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    Re: Full List Of Functions Protected By Patchguard

    Pranav, do you still have the dump file? I would like to test if the string is resolved across different debugger versions.
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    Re: Full List Of Functions Protected By Patchguard

    Quote Originally Posted by Patrick View Post
    MiSystemFault is an most likely an undocumented WMI function, assuming MI is the WMI prefix.
    Quote Originally Posted by x BlueRobot View Post
    Wmi is the WMI prefix, and I'm assuming that the M = Memory Management and the i = internal. Internal in terms of publicly undocumented, and since the function is only reserved for system use. There's also Ki which is another private prefix.
    The Mi prefix is as Harry stated, it's an undocumented private function. Ki stands for Kernel Internal and it private, therefore, almost entirely undocumented.

  17. #17
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    Re: Full List Of Functions Protected By Patchguard

    Quote Originally Posted by x BlueRobot View Post
    Pranav, do you still have the dump file? I would like to test if the string is resolved across different debugger versions.
    Yup, I have the dump with me. Here is the link -
    https://onedrive.live.com/redir?resi...int=file%2cdmp

    So, the function KeBugcheck() , has a prefix of K meaning Kernel and E meaning it is external and documented, right?

    -Pranav
    Last edited by blueelvis; 12-18-2014 at 04:54 PM. Reason: Now find the mistake :D
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  18. #18
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    Re: Full List Of Functions Protected By Patchguard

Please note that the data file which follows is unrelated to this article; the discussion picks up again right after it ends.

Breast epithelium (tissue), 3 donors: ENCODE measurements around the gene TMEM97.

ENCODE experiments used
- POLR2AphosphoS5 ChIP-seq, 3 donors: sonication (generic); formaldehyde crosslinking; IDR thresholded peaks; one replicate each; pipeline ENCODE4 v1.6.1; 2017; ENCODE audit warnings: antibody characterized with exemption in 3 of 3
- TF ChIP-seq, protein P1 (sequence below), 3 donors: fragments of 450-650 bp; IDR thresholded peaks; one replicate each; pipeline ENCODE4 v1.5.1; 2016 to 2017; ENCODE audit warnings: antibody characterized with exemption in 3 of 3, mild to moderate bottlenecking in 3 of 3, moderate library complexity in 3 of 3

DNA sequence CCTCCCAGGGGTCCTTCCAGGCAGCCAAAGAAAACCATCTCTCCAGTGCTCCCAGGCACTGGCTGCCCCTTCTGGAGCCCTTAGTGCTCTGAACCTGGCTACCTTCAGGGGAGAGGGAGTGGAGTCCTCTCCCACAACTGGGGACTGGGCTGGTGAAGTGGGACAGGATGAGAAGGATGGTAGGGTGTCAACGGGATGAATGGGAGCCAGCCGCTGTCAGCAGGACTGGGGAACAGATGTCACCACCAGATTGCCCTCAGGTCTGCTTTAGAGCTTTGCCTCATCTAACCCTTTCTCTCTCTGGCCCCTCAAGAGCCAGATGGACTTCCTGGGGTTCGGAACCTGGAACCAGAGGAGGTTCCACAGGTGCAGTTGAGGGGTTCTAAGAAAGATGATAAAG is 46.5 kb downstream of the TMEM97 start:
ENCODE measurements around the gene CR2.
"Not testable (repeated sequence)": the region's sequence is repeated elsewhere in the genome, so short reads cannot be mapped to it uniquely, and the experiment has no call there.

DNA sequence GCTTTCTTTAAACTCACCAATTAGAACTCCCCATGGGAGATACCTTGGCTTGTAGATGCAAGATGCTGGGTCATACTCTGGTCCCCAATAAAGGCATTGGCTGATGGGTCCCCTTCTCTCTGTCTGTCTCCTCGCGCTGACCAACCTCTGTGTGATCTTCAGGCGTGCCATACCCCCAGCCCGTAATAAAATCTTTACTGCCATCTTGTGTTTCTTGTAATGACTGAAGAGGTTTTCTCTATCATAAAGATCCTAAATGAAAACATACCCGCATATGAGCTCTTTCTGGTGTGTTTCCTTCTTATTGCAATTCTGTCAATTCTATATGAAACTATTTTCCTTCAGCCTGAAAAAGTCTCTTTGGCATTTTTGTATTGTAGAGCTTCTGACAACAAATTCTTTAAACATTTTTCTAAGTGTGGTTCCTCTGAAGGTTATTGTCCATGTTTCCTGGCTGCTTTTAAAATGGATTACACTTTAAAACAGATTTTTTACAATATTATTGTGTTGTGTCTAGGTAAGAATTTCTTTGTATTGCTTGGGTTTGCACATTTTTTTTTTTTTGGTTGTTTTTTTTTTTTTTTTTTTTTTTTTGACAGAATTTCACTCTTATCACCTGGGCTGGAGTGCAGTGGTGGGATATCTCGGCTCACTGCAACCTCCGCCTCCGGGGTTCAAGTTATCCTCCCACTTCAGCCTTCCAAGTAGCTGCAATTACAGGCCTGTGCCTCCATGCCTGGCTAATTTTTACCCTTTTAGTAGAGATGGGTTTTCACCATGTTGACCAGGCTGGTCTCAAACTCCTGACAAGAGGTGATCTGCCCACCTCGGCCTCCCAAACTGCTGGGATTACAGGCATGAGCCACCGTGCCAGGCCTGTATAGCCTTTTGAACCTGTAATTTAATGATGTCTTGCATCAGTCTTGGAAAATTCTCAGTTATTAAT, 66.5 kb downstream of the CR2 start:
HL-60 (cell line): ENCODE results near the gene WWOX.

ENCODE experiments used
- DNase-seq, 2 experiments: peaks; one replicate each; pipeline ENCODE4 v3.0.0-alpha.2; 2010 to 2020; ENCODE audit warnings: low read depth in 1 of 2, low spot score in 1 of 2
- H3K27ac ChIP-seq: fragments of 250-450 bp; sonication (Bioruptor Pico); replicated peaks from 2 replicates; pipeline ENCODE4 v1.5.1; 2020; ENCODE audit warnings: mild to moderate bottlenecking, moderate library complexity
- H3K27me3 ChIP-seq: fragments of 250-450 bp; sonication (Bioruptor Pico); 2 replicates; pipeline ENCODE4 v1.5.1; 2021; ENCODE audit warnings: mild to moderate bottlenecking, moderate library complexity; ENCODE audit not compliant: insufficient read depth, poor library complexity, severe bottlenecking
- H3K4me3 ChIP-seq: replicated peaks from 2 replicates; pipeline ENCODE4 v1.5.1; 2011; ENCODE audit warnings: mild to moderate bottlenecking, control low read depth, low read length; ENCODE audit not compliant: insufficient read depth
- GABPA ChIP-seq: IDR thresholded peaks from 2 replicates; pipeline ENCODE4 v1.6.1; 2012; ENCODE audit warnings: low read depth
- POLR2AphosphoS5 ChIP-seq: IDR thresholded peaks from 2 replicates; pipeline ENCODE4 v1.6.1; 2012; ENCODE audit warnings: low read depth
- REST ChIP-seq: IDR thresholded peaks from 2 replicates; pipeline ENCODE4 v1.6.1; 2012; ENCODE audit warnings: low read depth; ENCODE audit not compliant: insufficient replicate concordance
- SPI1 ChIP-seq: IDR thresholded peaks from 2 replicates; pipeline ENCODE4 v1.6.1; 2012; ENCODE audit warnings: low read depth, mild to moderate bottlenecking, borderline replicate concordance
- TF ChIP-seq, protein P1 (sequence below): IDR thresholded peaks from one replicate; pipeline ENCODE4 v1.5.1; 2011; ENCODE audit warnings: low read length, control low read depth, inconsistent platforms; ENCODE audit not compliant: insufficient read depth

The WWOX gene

Quote Originally Posted by blueelvis View Post
    Quote Originally Posted by x BlueRobot View Post
    Pranav, do you still have the dump file? I would like to test if the string is resolved across different debugger versions.
    Yup, I have the dump with me. Here is the link -
    https://onedrive.live.com/redir?resi...int=file%2cdmp

    So, the function KeBugcheck() , has a suffix of K meaning Kernel and E meaning it is external and documented, right?

    -Pranav
    Ke just means Kernel, it's mostly documented, yes.
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  19. #19
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    Re: Full List Of Functions Protected By Patchguard

    You mean prefix, suffix denotes a common ending of a word; sorry I'm being a grammar Nazi

    Thanks for the dump file!
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    Re: Full List Of Functions Protected By Patchguard

    Quote Originally Posted by x BlueRobot View Post
    You mean prefix, suffix denotes a common ending of a word; sorry I'm being a grammar Nazi

    Thanks for the dump file!
    How did I miss that? I'm usually the one who corrects grammar.